Undoubtedly, the biggest perspective shift in my life was surrendering to the idea of controlling things that are beyond my control.
I am going to do everything possible within my power to achieve this result, but not base my happiness on the outcome of the result itself.
I will give my all to fixing this relationship without any expectations from them to do the same.
The pandemic stopped me from exploring this new city, so I will focus on building up my skills. This will enable me to offer some value to society when normalcy is restored.
We can’t change things like the pandemic & the behavior of others, but what we do have control over is how we approach and contextualize the problems.
Overcoming this was, and still continues to be, one of the toughest mental challenges I face every day. I use the word overcoming very intently in the previous sentence because it’s truthfully a daily effort. It requires a great deal of intentionality to stop myself from going towards conditioned habits.
A bit of History
Stress, anxiety, worry, and the desire for control have all evolved over time. Mark Leary, professor at Duke University states, “A deer may be startled by a loud noise and take off through the forest, but as soon as the threat is gone, the deer immediately calms down and starts grazing. And it doesn’t appear to be tied in knots the way that many people are.”
Similar to the behavior of deer, our ancestors were equipped to react to dangers and threats in the environment by utilizing stress and anxiety to their advantage. However, once the threat was gone, their stress and worries subsided with them.
This is not the case anymore. We live in an environment that is drastically different from our ancestors. This mismatch between our old brain and a new environment is what leads to long-term stress, overthinking, and other such negative emotions that we must overcome.
Control in Relationships
The difficulty of giving up control is realized when we form a relationship with another being. It is a bit more difficult to control the actions and emotions of other people. I will go as far as stating that most relationships fail due to the perpetual battle for the need to control and dominate one another.
When two people start a life together, they enter relationships with many expectations. They reflect these expectations on their new partners with the assumption that their partner should understand exactly what their needs and wants are.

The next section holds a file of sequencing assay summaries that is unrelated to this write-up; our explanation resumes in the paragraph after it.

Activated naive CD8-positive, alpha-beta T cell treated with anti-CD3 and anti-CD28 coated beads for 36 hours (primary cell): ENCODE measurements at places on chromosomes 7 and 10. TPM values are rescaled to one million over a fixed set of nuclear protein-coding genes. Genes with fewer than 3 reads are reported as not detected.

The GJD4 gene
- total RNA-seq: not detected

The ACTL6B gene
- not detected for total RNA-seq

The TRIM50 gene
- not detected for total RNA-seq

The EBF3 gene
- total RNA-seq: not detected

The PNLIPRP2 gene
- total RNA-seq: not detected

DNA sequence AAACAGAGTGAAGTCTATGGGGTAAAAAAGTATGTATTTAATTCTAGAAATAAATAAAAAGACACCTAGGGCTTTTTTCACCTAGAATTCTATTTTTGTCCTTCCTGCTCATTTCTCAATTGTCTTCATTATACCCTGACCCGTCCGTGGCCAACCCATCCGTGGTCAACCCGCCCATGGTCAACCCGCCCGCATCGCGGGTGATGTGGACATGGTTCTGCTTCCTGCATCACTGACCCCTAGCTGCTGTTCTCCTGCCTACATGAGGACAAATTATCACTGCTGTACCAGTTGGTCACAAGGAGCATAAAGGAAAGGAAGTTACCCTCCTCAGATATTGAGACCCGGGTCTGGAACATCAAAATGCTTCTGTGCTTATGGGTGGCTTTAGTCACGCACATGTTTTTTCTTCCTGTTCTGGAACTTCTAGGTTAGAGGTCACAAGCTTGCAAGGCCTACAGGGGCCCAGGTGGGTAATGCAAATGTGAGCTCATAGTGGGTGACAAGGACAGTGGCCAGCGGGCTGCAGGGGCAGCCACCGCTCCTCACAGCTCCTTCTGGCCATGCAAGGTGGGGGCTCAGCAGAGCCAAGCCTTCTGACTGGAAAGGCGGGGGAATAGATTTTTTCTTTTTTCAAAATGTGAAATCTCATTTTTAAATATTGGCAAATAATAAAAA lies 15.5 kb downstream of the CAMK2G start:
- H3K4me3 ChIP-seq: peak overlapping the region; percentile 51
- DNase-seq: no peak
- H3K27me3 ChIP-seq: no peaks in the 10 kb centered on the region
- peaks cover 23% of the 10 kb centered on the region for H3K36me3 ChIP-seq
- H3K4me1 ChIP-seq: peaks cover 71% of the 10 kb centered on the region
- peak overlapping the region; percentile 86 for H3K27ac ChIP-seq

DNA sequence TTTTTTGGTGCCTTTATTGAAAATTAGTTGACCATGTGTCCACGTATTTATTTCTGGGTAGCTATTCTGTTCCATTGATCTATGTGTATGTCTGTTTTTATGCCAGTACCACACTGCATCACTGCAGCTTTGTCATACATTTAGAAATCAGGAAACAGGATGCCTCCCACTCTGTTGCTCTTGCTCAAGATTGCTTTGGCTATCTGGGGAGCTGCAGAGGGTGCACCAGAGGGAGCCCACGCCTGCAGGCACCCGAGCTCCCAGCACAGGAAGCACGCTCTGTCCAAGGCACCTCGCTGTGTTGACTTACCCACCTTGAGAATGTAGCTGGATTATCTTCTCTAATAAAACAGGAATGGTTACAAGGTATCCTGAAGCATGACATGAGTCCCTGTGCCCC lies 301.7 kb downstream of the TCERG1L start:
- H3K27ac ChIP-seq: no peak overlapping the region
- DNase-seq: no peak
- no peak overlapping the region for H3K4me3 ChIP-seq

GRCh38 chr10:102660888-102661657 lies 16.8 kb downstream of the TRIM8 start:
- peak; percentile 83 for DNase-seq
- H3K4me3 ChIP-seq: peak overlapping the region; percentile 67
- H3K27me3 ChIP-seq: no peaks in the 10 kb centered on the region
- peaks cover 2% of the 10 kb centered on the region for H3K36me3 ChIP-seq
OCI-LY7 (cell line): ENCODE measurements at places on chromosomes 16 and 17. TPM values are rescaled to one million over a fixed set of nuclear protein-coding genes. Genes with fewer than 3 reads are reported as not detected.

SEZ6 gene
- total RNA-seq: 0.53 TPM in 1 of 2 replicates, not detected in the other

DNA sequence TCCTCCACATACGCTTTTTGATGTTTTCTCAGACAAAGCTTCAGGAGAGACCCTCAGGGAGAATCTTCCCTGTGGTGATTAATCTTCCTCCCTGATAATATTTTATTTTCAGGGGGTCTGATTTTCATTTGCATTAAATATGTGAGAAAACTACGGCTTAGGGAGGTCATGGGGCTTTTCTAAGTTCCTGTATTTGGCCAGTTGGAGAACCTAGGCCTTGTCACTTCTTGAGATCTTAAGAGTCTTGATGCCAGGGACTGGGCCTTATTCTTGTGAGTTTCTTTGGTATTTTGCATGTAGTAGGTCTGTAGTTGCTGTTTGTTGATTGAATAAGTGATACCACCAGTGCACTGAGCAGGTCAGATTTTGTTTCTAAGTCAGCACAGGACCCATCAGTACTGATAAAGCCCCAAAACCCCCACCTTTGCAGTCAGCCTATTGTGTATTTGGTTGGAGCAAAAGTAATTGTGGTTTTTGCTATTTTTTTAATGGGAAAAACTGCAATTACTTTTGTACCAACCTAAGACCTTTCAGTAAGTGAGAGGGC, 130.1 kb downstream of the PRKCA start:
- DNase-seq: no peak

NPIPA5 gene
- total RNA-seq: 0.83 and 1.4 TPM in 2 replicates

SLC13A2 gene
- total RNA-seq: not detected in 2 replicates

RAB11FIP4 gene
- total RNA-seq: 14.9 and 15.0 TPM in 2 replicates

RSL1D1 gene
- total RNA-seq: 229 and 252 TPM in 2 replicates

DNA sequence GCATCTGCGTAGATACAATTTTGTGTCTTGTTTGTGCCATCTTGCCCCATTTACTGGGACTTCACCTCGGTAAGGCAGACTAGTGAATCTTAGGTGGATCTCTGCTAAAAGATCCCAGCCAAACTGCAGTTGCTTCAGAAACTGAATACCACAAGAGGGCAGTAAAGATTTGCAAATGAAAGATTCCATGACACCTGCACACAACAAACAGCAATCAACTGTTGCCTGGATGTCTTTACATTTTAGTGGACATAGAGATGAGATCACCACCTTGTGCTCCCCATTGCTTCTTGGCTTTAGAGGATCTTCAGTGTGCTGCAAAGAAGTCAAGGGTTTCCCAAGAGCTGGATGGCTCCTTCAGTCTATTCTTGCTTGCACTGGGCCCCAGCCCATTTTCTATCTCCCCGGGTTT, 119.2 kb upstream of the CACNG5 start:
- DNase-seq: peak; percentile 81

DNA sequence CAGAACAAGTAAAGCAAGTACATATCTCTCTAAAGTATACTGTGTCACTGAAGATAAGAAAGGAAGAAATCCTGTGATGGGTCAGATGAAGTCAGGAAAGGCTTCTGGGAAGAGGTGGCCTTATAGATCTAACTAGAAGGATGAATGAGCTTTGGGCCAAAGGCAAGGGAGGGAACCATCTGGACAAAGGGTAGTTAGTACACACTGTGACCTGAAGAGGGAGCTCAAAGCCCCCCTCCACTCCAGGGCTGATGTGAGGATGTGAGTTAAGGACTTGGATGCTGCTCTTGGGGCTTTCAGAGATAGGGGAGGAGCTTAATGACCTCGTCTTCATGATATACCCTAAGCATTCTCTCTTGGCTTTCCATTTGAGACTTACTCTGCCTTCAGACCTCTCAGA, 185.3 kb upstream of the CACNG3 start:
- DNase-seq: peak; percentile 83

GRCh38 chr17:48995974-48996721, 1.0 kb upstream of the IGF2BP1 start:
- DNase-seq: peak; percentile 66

Hypothetically, let us assume that one person in the relationship becomes unhappy with the level of attention they receive from their partner. They confront their partner but get no apologies in return. Instead, their significant others argue that their partner is being dramatic and making a big deal out of nothing.
“Me, wrong? Never.”
They get frustrated because they are not able to convince their partner to accept his or her fault. In another word, they are angry at not being able to control their partners’ emotions.
When we enter relationships expecting perfection out of the other person, disappointment is the inevitable destination.
Not only does perfection not exist, but it is a subjective concept embodying traits that differ from one person to another. For example, a perfect life to me is a life of simplicity — filled with loving relationships as well as freedom from the shackles of being financially dependent on my paycheck. However, if I asked my dad to visualize his perfect life, it would be somewhat different.
The expectation that someone meets your idea of perfection is nothing but the desire to control various aspects of their life to fit your own dreams. Furthermore, when you make someone else responsible for your happiness, they are bound to let you down. Recall happiness comes from within. No one truly knows what is going on in your mind, and therefore, no one will ever be able to meet your expectations a hundred percent of the time.
Apart from being intentional with your action, it is essential to approach controlling partners with empathy and compassion. If you are the one that has a difficult time letting go of being in the state of power and control, then congrats! Self-awareness is the first step towards change.
Relationships are meant to be a space for two individuals to synergize their abilities and create something that is higher than themselves. Sometimes reflection on this higher purpose can place conflicts in perspective, turning control and ego into humility.
“To live in a society that is dominated by the idea of egoism, to take a counter approach means challenging the social climate of ego.”
The ability to sustain long-term relationships require that we develop a level of comfort with our partners, where we are able to hold open dialogues and discussions around insecurities, fear, shame, and other similar traumas that may subconsciously be stirring various conflicts.
Letting go of the need to control and learning to go with the flow to allow things to happen naturally, as opposed to forcing a connection is important for establishing authentic connections. If you have exhausted all options to mend a relationship, take it as a beautiful sign from the universe that not everything is meant for you.
So, are you willing to swallow some of your pride and ego to give up the need to possess control and fear for the development of something greater?